SAMPLES

Borehole Log: TP4

pH - soil

JOB NUMBER 210061 DATUM DATE 9 August 2010

Background

LOCATION Gordon Pde Lot SURFACE ELEVATION GROUNDWATER NGWE DRILL METHOD TP

Odour

Comments

No odour throughout

Fill: Stiff, brown SILTY CLAY sand, gravel, bluestone and steel inclusions

Becoming loose

Natural: Medium loose, dark grey/black, fine grained SILT

D

0

1.2

BD1 D SP1

0

1.8 7.0

M2

0

0.6 6.0

1.0

2.0

EOH at 2.4 mBGL refusal on basalt

3.0

NOTE: This bore log is for environmental purposes only and is not intended to provide geotechnical information.


Geological Borelog JOB NUMBER 210061 DATUM DATE 9 August 2010

Logged by JF

PROJECT: Fastnet

Proj. Manager JF

pH

0

0.6 7.5

M1

0

1.8 8.0

W

0 12.6

HC odour

W

0 20.8

HC odour

M2

0

No odour

pH - water

D

pH - soil

Background

PID/FID

Borehole Log: TP5

Moisture Content

Duplicate

Lost

Undisturbed

Disturbed

Depth metres

STRATIGRAPHY

GRAPHIC LOG

SAMPLES

Reading

LOCATION Gordon Pde Lot SURFACE ELEVATION GROUNDWATER NGWE DRILL METHOD TP

Odour

Comments

Fill: Loose, brown SILTY CLAY with grass Fill: Stiff, grey/brown CLAY with bluestone rocks and rubble

Fill: Loose, brown SILTY CLAY with rubbish (plastic, glass, wood and paper) and bluestone and brick rubble

Fill: Soft, saturated, grey/dark grey CLAYEY SILT with dark staining and rubbish (paper, wood) inclusions

No odour

D 1.0

Water strike at approx 1.8 mBGL 2.0

3.0

Natural: Firm, grey/dark blue CLAY with minor silt

6.4

4.0

EOH at 4.5 mBGL target depth NOTE: This bore log is for environmental purposes only and is not intended to provide geotechnical information.


Geological Borelog

Fill: Loose, brown CLAYEY SILT with roots

Logged by JF

PROJECT: Fastnet

Proj. Manager JF

pH

pH - water

Reading

PID/FID

Moisture Content

Duplicate

Lost

Undisturbed

Disturbed

Depth metres

STRATIGRAPHY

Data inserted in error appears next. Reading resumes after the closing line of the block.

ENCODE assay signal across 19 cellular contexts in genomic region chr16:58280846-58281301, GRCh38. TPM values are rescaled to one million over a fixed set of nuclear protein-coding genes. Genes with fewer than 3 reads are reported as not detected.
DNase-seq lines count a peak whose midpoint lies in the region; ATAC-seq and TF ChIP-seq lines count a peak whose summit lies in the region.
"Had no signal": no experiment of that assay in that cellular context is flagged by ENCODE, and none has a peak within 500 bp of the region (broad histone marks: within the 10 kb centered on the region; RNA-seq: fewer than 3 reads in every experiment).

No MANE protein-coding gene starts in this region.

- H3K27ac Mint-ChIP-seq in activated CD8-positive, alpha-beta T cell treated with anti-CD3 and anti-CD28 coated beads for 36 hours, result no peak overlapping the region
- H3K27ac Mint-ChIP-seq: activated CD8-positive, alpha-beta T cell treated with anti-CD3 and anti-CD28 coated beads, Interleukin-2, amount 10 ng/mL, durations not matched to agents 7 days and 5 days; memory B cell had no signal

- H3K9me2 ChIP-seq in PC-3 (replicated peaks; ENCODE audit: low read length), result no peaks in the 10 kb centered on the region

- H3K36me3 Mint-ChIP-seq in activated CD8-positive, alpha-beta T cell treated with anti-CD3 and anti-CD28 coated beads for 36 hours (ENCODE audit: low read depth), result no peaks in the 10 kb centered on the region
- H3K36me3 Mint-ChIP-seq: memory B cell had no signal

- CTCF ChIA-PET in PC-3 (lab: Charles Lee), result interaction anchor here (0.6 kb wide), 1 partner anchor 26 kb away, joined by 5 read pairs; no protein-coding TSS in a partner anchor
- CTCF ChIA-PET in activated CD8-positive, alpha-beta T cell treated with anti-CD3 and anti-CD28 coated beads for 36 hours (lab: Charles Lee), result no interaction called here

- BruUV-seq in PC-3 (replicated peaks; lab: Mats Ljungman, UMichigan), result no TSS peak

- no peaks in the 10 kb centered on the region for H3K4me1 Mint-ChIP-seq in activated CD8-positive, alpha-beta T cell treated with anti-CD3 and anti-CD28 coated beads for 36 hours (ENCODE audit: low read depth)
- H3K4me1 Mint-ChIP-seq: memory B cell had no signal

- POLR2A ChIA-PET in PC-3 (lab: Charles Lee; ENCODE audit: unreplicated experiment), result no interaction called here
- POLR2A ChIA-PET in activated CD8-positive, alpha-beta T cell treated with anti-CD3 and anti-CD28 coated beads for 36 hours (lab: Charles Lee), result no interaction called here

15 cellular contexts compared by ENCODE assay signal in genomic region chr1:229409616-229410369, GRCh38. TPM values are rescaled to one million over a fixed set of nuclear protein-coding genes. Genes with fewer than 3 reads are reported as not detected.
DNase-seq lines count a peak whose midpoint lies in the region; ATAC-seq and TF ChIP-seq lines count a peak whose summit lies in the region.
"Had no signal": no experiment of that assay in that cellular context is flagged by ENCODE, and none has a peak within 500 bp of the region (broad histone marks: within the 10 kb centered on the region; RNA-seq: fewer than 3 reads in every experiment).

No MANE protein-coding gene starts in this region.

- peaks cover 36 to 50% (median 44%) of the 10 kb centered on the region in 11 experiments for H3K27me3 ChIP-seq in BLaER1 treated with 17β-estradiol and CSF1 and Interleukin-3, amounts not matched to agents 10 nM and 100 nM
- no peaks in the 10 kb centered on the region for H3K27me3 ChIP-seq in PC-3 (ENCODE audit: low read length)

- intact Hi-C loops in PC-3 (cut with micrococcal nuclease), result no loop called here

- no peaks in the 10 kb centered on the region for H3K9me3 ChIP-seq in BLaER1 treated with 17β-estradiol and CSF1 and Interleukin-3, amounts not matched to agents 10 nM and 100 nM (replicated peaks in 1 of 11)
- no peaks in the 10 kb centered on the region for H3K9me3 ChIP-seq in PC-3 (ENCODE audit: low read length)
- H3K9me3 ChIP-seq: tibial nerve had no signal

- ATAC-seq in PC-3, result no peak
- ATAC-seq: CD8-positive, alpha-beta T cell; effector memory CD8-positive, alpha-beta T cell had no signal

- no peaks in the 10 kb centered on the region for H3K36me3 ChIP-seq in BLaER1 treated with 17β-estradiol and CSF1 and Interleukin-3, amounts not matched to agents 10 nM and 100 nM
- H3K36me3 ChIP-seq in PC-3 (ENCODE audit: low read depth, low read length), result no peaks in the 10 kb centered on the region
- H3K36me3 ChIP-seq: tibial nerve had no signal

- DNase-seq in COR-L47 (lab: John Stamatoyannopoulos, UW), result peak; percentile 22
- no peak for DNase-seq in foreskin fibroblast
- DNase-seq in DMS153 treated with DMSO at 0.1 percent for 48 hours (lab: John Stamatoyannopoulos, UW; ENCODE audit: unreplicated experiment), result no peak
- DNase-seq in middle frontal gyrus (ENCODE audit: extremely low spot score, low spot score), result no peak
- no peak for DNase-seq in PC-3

GRAPHIC LOG

SAMPLES

Borehole Log: TP6

pH - soil

JOB NUMBER 210061 DATUM DATE 9 August 2010

Background

LOCATION Gordon Pde Lot SURFACE ELEVATION GROUNDWATER NGWE DRILL METHOD TP

Odour

Comments

D No odour throughout

Fill: Loose, light brown SILTY CLAY with plastic and paper rubbish and concrete and bluestone rubble

Fill: Becoming stiff, weathered CLAY with rubble

D

0

1.2 7.5

D

0

2.8 8.0

W

0

1.7

1.0

Natural: Medium dense, grey CLAY Water strike at 1.9 mBGL

2.0

Weathered basalt floaters

Natural: Weathered BASALT with dense grey clay

W EOH at 2.5 mBGL refusal on basalt

3.0

NOTE: This bore log is for environmental purposes only and is not intended to provide geotechnical information.


Geological Borelog PROJECT: Fastnet

Proj. Manager JF

Reading

pH

Background

PID/FID

Logged by JF

Moisture Content

Fill: Loose, brown CLAYEY SILT with grass and roots

Duplicate

Lost

Undisturbed

Disturbed

Depth metres

STRATIGRAPHY

GRAPHIC LOG

SAMPLES

Borehole Log: TP7

D

0

0.6

D

0

1.2

D

0

0.1 8.0

pH - water

JOB NUMBER 210061 DATUM DATE 9 August 2010

pH - soil

LOCATION Salisbury St - road reserve SURFACE ELEVATION GROUNDWATER NGWE DRILL METHOD TP

Odour

Comments

No odour throughout

Fill: Firm, brown SILTY CLAYwith gravel

Large bluestone and building rubble inclusions

1.0

Large weathered basalt floater inclusions

Plastic, paper and wood rubbish